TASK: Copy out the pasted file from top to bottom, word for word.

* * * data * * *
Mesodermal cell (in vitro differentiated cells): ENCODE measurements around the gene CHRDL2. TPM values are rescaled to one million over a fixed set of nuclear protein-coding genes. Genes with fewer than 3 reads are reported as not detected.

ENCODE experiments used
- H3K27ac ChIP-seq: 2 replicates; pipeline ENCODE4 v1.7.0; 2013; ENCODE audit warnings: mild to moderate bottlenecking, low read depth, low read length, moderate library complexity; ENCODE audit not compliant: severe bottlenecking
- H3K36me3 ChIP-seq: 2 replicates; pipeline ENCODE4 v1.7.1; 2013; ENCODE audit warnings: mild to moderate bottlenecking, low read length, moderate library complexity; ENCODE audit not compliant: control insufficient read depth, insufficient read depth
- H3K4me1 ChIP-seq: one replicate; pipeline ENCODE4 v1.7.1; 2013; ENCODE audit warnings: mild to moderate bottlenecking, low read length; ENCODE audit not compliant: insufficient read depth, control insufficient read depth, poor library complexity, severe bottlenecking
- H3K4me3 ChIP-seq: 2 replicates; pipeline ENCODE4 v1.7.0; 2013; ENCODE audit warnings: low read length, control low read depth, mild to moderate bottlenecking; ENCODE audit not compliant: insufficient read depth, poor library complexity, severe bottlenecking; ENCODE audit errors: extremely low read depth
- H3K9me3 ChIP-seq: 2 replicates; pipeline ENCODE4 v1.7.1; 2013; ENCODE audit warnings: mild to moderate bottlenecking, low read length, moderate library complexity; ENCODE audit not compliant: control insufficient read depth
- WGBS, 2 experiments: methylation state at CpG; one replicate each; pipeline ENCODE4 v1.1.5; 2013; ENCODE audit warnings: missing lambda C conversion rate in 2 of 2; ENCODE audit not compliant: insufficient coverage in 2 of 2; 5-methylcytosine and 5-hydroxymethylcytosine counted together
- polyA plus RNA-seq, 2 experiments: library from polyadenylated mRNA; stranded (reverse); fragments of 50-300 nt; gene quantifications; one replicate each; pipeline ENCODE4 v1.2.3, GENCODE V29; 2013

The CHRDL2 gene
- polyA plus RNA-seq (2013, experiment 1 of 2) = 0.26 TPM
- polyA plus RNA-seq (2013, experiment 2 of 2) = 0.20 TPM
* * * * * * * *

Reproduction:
Mesodermal cell (in vitro differentiated cells): ENCODE measurements around the gene CHRDL2. TPM values are rescaled to one million over a fixed set of nuclear protein-coding genes. Genes with fewer than 3 reads are reported as not detected.

ENCODE experiments used
- H3K27ac ChIP-seq: 2 replicates; pipeline ENCODE4 v1.7.0; 2013; ENCODE audit warnings: mild to moderate bottlenecking, low read depth, low read length, moderate library complexity; ENCODE audit not compliant: severe bottlenecking
- H3K36me3 ChIP-seq: 2 replicates; pipeline ENCODE4 v1.7.1; 2013; ENCODE audit warnings: mild to moderate bottlenecking, low read length, moderate library complexity; ENCODE audit not compliant: control insufficient read depth, insufficient read depth
- H3K4me1 ChIP-seq: one replicate; pipeline ENCODE4 v1.7.1; 2013; ENCODE audit warnings: mild to moderate bottlenecking, low read length; ENCODE audit not compliant: insufficient read depth, control insufficient read depth, poor library complexity, severe bottlenecking
- H3K4me3 ChIP-seq: 2 replicates; pipeline ENCODE4 v1.7.0; 2013; ENCODE audit warnings: low read length, control low read depth, mild to moderate bottlenecking; ENCODE audit not compliant: insufficient read depth, poor library complexity, severe bottlenecking; ENCODE audit errors: extremely low read depth
- H3K9me3 ChIP-seq: 2 replicates; pipeline ENCODE4 v1.7.1; 2013; ENCODE audit warnings: mild to moderate bottlenecking, low read length, moderate library complexity; ENCODE audit not compliant: control insufficient read depth
- WGBS, 2 experiments: methylation state at CpG; one replicate each; pipeline ENCODE4 v1.1.5; 2013; ENCODE audit warnings: missing lambda C conversion rate in 2 of 2; ENCODE audit not compliant: insufficient coverage in 2 of 2; 5-methylcytosine and 5-hydroxymethylcytosine counted together
- polyA plus RNA-seq, 2 experiments: library from polyadenylated mRNA; stranded (reverse); fragments of 50-300 nt; gene quantifications; one replicate each; pipeline ENCODE4 v1.2.3, GENCODE V29; 2013

The CHRDL2 gene
- polyA plus RNA-seq (2013, experiment 1 of 2) = 0.26 TPM
- polyA plus RNA-seq (2013, experiment 2 of 2) = 0.20 TPM